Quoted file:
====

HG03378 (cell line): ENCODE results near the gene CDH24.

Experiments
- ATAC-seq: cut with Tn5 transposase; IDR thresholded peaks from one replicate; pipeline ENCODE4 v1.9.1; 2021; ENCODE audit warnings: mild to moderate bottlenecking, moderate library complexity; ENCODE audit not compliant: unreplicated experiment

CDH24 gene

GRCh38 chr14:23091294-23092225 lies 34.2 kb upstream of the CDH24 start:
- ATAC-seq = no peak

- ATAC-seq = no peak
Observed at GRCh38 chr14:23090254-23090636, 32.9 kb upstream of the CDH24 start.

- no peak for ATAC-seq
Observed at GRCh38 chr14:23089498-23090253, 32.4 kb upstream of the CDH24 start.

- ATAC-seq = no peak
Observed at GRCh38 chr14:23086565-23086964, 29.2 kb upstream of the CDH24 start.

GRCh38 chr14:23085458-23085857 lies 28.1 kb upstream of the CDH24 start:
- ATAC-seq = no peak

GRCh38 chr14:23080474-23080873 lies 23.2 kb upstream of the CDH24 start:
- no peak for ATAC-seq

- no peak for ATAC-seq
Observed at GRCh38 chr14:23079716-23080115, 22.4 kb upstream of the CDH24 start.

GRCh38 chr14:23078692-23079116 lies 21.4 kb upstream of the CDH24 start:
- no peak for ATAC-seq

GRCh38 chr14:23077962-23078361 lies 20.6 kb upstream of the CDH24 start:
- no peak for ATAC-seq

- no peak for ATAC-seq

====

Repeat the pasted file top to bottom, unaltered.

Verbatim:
HG03378 (cell line): ENCODE results near the gene CDH24.

Experiments
- ATAC-seq: cut with Tn5 transposase; IDR thresholded peaks from one replicate; pipeline ENCODE4 v1.9.1; 2021; ENCODE audit warnings: mild to moderate bottlenecking, moderate library complexity; ENCODE audit not compliant: unreplicated experiment

CDH24 gene

GRCh38 chr14:23091294-23092225 lies 34.2 kb upstream of the CDH24 start:
- ATAC-seq = no peak

- ATAC-seq = no peak
Observed at GRCh38 chr14:23090254-23090636, 32.9 kb upstream of the CDH24 start.

- no peak for ATAC-seq
Observed at GRCh38 chr14:23089498-23090253, 32.4 kb upstream of the CDH24 start.

- ATAC-seq = no peak
Observed at GRCh38 chr14:23086565-23086964, 29.2 kb upstream of the CDH24 start.

GRCh38 chr14:23085458-23085857 lies 28.1 kb upstream of the CDH24 start:
- ATAC-seq = no peak

GRCh38 chr14:23080474-23080873 lies 23.2 kb upstream of the CDH24 start:
- no peak for ATAC-seq

- no peak for ATAC-seq
Observed at GRCh38 chr14:23079716-23080115, 22.4 kb upstream of the CDH24 start.

GRCh38 chr14:23078692-23079116 lies 21.4 kb upstream of the CDH24 start:
- no peak for ATAC-seq

GRCh38 chr14:23077962-23078361 lies 20.6 kb upstream of the CDH24 start:
- no peak for ATAC-seq

- no peak for ATAC-seq